Many media sources have published highly stylized photos of masked Gazans preparing kites. Who is taking note of the Israelis suffering from daily arson attacks?
There is no mention of Israeli farmers who have lost a year’s work, a year’s income in one fire.
There is no notice of the ecological disaster of torched nature reserves. The small animals, too slow or too young to run from the flames, burnt alive.
The larger animals, deer, jackals, wild pigs and even hyenas could escape the flames but have nowhere to return to – their food sources are gone, their hiding places are gone. Land rejuvenates after fires but that is when the fires are natural and singular. These are repeated fires and their damage has reached deep into the earth, burning the seed banks eliminating them as a possible source for regrowth.
Environmentalism is a popular interest but not, it seems, when it is the environment Israelis are forced to live in. Standard carbon emissions are nothing in comparison to being forced to breathe poisoned air day after day after day…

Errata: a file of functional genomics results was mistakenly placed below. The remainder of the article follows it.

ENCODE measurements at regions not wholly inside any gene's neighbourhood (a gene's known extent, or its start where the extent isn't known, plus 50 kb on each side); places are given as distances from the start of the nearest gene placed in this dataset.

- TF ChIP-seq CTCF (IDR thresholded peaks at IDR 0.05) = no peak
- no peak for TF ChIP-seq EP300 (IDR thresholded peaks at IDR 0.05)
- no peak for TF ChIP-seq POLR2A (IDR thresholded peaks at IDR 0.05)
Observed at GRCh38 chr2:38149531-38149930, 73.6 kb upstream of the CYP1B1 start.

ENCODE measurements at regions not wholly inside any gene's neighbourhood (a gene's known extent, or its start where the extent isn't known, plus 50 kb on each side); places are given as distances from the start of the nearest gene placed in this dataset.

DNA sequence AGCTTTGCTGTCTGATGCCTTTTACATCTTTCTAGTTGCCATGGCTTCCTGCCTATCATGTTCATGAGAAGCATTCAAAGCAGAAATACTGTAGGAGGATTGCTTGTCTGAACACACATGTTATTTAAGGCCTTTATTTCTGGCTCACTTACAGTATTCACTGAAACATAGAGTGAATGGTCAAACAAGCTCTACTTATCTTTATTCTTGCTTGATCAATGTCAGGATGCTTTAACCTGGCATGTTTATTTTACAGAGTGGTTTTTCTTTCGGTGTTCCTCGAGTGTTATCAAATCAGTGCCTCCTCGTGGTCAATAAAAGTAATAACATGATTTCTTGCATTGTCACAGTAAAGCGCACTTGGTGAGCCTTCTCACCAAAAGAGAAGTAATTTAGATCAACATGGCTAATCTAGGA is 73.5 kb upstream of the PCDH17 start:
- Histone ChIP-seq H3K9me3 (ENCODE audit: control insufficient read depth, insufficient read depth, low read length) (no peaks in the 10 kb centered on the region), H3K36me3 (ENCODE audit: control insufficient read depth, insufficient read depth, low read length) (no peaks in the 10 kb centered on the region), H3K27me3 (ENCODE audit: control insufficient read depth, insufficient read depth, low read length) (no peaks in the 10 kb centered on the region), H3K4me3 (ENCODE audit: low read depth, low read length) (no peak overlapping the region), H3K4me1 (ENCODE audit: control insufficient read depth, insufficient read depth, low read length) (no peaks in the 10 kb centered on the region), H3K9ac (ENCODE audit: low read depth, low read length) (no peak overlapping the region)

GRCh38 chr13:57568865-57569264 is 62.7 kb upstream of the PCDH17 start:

I experienced a single day of arson terrorism. The sky was full of smoke, the air in our home, although we had sealed all the doors and windows, was thick and difficult to breathe. The smoke permeated our clothes, the stench seemed embedded in our skin.
And that was just one day.
Can you imagine living in this reality day after, for months on end?! When you imagine that you will have the opportunity to begin to breathe freely again, you discover that while there is no fire in your community, there are fires raging in neighboring communities.